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U.S. Highway 50 - Nevada

The Cave Rock Tunnels carry U.S. 50 from South Lake Tahoe to Carson City. This view looks northbound (eastbound) at the newer of the two tunnels, built in 1957. The original tunnel (westbound lanes) was constructed in 1931. Photo taken 07/09/07.

Routing

U.S. 50 (The Lincoln Highway) is a cross-country route like U.S. 40; however, it manages to get to Sacramento, California, before being absorbed by Interstate 80. Across Nevada, U.S. 50 is famous for being "America's Loneliest Road." It crosses through the Lake Tahoe Basin (where the highway is anything but lonely), then descends into the Carson Valley via a single carriageway, four-lane highway. Once in Carson City, U.S. 50 slowly loses traffic; past Fallon, you'll see road signs like these touting U.S. 50, the nation's loneliest road.

Highway Guides

Guide

U.S. 50 was commissioned in 1926 as one of the original U.S. routes. As planned in 1926, U.S. 50 traveled almost exactly the same path as it does today. However, between 1929 and 1953, U.S. 50 was rerouted to serve Salt Lake City. During this time, between Ely, Nevada, and Green River, Utah, U.S. 50 followed present day along U.S. 93 and 93A from Ely north to Wendover, then paralleled U.S. 40 east to Salt Lake City. At Salt Lake City, U.S. 50 turned south along U.S. 89-91 to Spanish Fork, then southeast along current U.S. 6 to Green River. In 1953, U.S. 50 was rerouted to its original, 1926 routing. Today U.S. 50 follows along the same route near Great Basin National Park and Delta, Utah.

The routing of U.S. 50 between the Lake Tahoe region and Ely has remained unchanged between 1926 and today, with a few adjustments due to road improvements and minor realignments.

The two main east-west routes across northern Nevada follow Interstate 80 (old U.S. 40) and U.S. 50. For much of the 20th Century, U.S. 40 overshadowed U.S. 50 as the primary route across the state. (For more information on the Victory and Lincoln Highway Associations, go to the U.S. 40 page.) However, U.S. 40 may have too successful, as Interstate 80 replaced U.S. 40 across its former route. Today, U.S. 50 remains as "the Loneliest Road in America."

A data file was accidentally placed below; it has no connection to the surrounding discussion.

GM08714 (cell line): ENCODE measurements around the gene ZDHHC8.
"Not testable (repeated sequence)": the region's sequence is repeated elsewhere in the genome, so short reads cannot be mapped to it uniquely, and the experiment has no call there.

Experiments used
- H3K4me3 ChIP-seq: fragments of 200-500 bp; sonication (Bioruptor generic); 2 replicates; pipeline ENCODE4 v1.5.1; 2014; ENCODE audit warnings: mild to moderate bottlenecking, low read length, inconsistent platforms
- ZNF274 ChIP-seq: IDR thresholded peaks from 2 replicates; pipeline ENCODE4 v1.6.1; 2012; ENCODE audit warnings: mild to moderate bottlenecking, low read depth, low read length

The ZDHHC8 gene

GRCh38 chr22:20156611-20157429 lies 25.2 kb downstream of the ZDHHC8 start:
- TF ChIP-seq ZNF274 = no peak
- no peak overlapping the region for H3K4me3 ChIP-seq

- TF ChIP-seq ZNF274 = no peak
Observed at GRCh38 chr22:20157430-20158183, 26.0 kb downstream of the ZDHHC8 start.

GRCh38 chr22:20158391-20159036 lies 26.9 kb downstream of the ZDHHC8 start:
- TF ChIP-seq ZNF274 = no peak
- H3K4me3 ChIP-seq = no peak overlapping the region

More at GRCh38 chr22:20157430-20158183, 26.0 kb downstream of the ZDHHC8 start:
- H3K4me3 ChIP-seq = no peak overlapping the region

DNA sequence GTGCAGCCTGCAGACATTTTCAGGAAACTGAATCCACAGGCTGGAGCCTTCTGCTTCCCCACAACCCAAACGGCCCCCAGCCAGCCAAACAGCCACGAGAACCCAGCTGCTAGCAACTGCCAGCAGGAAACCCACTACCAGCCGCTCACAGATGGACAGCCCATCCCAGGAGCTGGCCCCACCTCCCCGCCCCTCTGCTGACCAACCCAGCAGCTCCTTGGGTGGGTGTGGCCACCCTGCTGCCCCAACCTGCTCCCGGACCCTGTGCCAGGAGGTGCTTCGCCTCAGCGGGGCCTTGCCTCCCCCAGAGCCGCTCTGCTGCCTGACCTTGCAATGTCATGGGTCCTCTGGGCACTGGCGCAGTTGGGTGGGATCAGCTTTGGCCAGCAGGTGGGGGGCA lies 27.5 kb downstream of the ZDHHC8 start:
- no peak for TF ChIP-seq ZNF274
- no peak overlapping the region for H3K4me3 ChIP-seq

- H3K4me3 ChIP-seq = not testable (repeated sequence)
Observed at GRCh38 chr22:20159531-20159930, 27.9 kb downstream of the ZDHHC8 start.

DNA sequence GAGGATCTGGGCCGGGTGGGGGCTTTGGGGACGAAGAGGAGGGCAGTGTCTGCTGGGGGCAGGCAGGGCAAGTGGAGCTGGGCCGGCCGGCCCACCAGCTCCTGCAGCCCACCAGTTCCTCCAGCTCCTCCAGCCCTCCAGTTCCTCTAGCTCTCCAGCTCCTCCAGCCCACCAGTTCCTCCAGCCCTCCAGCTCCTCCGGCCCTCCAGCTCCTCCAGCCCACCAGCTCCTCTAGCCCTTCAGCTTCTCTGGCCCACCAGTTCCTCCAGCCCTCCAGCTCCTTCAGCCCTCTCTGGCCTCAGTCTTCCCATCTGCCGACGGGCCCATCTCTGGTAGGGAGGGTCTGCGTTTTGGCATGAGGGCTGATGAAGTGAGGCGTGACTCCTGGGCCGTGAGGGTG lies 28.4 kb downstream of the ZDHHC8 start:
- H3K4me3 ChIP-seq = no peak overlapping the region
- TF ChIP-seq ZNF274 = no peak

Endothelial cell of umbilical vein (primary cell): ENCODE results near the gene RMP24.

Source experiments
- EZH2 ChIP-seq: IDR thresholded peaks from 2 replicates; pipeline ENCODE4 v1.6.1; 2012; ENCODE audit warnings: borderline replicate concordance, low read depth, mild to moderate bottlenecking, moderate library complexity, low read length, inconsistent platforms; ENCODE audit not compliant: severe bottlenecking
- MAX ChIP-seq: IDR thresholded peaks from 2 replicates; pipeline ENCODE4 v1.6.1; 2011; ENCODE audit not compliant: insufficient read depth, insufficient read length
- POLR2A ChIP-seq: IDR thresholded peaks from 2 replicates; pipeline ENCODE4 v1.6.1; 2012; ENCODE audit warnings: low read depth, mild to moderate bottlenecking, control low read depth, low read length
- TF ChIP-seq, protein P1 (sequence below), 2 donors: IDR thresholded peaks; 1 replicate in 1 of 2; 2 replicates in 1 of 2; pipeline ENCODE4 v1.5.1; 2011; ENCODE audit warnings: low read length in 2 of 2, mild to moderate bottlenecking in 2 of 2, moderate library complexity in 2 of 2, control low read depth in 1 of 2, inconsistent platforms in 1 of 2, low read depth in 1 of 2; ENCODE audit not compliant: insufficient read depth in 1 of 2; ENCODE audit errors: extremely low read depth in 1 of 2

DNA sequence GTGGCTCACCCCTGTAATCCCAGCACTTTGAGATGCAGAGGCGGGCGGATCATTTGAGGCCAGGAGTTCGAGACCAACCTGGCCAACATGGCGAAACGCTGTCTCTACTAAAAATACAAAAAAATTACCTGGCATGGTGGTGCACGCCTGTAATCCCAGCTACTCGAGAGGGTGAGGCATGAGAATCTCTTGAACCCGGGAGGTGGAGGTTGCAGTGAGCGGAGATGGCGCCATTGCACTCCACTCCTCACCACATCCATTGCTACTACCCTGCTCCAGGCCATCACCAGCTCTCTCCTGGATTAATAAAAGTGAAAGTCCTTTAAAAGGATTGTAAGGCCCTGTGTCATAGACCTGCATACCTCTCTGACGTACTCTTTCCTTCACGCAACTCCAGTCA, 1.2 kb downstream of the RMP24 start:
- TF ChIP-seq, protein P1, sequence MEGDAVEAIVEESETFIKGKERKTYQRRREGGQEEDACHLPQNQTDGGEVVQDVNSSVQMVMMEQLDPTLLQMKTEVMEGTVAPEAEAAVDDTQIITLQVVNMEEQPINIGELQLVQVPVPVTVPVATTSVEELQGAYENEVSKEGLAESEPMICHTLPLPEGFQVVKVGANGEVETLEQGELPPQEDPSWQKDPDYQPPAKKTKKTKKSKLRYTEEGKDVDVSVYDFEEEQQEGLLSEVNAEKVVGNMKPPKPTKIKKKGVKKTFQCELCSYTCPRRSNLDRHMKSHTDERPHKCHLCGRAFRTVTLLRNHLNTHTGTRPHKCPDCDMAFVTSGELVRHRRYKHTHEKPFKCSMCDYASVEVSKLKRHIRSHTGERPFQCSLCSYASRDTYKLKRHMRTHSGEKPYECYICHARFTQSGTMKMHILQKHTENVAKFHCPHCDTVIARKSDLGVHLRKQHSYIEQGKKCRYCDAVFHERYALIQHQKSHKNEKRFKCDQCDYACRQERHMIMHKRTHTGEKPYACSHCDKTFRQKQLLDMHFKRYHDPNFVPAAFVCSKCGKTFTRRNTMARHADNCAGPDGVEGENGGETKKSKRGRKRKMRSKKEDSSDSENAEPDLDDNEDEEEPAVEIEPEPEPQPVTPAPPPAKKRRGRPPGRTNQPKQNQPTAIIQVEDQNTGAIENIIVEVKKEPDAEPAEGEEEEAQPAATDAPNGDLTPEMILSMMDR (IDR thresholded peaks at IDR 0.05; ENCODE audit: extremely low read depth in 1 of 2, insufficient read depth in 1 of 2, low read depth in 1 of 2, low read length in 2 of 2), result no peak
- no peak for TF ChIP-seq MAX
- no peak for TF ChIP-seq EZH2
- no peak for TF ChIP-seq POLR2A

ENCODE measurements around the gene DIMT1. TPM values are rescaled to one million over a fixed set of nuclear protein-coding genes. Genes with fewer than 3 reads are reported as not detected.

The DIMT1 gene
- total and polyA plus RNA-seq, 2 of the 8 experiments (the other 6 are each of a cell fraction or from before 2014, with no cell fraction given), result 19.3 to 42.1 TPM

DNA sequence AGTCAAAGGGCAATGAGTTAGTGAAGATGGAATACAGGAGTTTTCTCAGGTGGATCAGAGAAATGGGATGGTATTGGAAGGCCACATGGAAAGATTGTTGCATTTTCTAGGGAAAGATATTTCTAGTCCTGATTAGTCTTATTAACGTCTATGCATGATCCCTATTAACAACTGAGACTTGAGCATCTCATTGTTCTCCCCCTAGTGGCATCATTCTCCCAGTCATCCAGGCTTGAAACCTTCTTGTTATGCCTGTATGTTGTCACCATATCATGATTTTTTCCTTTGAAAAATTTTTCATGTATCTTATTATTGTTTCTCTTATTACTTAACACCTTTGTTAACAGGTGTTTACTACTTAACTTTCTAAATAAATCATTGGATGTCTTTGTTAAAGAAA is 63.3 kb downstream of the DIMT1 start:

In 1986, a Life magazine article identified U.S. 50 as a desolate road devoid of many services. The article warned travelers to avoid U.S. 50 entirely. Rich Moreno, the director of public relations for the Nevada Commission on Tourism between 1985 and 1992, used this article to the advantage of advancing state tourism by creating the "I survived Highway 50, the Loneliest Road in America" promotional campaign in July 1986. In May 2004, Mr. Moreno wrote, "That was the same month in which a photo and story appeared in the July 1986 issue of Life magazine that depicted a cowboy on a horse riding across a lonely stretch of U.S. 50 in Nevada. The text to the photo described the 287-mile stretch of U.S. 50 between Ely and Fernley as 'the Loneliest Road in America' and cited an unnamed AAA advisor as saying that a traveler would need 'survival skills' to make the trip.

"The towns along the route were initially upset about the characterization of their region but our office quickly convinced them of the public relations possibilities. In response, we developed a tongue-in-cheek 'Highway 50 Survival Kit,' which contained useful information about the various towns along the route and included a little game travelers could play; they could take a cartoon map with a tear-off card and have the card stamped with 'I Survived' next to the names of the five major towns along that stretch of road. If the traveler returned the card to us, we would send him or her an official 'I Survived Highway 50' certificate signed by the Governor, a pin, and other prizes.

"We (initially) printed 500 of the kits to determine the interest and those were gone in less than a month. To date, the campaign is still going on and more than 40,000 Survival Kits have been sent out by the state. Our office also succeeded in getting the state legislature to officially designate U.S. 50 as the Loneliest Road in America and in having the state highway department erect Loneliest Road signs along the route. During 1986-89, I promoted the heck out of the Loneliest Road, working with CNN, CBS, the Los Angeles Times, the Chicago Tribune, etc. to produce features about America's Loneliest Road. I also worked with local businesses in each town to develop t-shirts, bumper stickers, pins, etc. Since that time, there have been a couple of books about the Loneliest Road, a song (for a BBC play), thousands of newspaper and magazine articles from around the world, and probably lots of other stuff."

Contrary to prior statements made on this page, the original Loneliest Road story appeared in Life magazine, not Trailer Life. Mr. Moreno visited the offices of Trailer Life magazine in Southern California in 1987 to promote the Loneliest Road story, and that magazine followed up with a similarly themed story sometime later that year. However, the Loneliest Road article first appeared in Life magazine.1